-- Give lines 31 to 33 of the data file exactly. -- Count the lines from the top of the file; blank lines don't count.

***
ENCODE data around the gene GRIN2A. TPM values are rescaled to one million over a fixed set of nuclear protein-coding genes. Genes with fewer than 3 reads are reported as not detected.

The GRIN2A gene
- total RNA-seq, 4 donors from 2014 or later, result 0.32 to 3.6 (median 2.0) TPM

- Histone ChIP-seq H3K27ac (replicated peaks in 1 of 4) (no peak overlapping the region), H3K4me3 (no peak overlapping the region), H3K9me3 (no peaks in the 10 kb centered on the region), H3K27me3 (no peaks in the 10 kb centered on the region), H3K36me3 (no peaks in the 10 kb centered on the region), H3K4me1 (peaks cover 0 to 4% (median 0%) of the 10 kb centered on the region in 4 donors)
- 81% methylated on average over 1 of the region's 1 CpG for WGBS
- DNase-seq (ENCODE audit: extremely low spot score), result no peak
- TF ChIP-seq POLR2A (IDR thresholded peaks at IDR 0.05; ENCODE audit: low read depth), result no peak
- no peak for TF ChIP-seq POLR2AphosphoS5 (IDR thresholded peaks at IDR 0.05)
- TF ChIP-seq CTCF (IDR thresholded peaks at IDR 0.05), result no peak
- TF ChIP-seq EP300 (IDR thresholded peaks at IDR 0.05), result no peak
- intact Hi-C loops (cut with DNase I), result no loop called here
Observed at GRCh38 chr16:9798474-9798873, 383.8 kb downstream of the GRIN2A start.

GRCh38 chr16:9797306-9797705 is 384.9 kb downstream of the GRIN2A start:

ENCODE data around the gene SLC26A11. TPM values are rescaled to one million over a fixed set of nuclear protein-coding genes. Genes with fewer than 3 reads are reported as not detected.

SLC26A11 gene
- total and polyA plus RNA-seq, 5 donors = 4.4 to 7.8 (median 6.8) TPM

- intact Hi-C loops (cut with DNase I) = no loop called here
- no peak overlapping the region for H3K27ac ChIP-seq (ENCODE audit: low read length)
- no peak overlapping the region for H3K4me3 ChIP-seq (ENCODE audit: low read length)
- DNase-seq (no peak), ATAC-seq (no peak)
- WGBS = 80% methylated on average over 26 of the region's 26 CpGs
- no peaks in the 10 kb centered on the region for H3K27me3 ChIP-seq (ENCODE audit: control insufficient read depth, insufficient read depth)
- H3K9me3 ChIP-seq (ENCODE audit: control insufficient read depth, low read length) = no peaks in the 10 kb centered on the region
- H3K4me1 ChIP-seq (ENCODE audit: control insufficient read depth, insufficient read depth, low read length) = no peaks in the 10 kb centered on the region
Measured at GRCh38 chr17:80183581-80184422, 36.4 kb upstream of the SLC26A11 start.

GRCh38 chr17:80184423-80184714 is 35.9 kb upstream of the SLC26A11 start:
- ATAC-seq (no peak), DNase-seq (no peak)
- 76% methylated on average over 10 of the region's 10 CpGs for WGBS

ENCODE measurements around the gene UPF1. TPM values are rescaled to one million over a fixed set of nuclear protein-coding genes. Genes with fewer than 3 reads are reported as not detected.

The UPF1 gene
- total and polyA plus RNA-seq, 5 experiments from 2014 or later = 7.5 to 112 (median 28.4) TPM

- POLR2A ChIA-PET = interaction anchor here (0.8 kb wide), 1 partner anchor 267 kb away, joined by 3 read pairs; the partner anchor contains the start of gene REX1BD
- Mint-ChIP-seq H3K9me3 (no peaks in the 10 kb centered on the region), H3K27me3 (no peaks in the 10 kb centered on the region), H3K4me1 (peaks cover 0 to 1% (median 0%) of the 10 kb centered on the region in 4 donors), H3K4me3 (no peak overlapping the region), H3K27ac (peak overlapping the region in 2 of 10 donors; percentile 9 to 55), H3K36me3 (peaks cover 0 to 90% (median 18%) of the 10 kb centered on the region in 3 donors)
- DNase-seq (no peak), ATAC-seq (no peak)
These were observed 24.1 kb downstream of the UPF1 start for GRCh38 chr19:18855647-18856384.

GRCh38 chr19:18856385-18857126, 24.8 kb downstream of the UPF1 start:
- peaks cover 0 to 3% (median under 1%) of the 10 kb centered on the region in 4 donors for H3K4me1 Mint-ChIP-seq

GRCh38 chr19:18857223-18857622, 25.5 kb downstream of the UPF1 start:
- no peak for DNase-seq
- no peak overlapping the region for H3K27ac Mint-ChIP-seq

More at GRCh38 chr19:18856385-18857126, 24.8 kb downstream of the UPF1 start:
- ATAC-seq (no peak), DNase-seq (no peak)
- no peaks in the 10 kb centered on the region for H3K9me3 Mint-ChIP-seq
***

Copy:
- total and polyA plus RNA-seq, 5 experiments from 2014 or later = 7.5 to 112 (median 28.4) TPM

- POLR2A ChIA-PET = interaction anchor here (0.8 kb wide), 1 partner anchor 267 kb away, joined by 3 read pairs; the partner anchor contains the start of gene REX1BD
- Mint-ChIP-seq H3K9me3 (no peaks in the 10 kb centered on the region), H3K27me3 (no peaks in the 10 kb centered on the region), H3K4me1 (peaks cover 0 to 1% (median 0%) of the 10 kb centered on the region in 4 donors), H3K4me3 (no peak overlapping the region), H3K27ac (peak overlapping the region in 2 of 10 donors; percentile 9 to 55), H3K36me3 (peaks cover 0 to 90% (median 18%) of the 10 kb centered on the region in 3 donors)